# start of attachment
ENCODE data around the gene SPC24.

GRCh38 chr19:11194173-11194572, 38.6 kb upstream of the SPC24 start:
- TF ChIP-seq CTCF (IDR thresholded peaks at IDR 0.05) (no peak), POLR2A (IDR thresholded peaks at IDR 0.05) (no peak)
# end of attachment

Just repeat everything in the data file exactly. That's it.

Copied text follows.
ENCODE data around the gene SPC24.

GRCh38 chr19:11194173-11194572, 38.6 kb upstream of the SPC24 start:
- TF ChIP-seq CTCF (IDR thresholded peaks at IDR 0.05) (no peak), POLR2A (IDR thresholded peaks at IDR 0.05) (no peak)